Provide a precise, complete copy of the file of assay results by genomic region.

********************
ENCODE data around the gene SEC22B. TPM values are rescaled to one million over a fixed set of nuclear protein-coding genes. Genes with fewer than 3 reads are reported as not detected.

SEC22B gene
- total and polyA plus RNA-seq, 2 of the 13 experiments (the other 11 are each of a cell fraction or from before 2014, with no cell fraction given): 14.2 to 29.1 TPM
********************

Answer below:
ENCODE data around the gene SEC22B. TPM values are rescaled to one million over a fixed set of nuclear protein-coding genes. Genes with fewer than 3 reads are reported as not detected.

SEC22B gene
- total and polyA plus RNA-seq, 2 of the 13 experiments (the other 11 are each of a cell fraction or from before 2014, with no cell fraction given): 14.2 to 29.1 TPM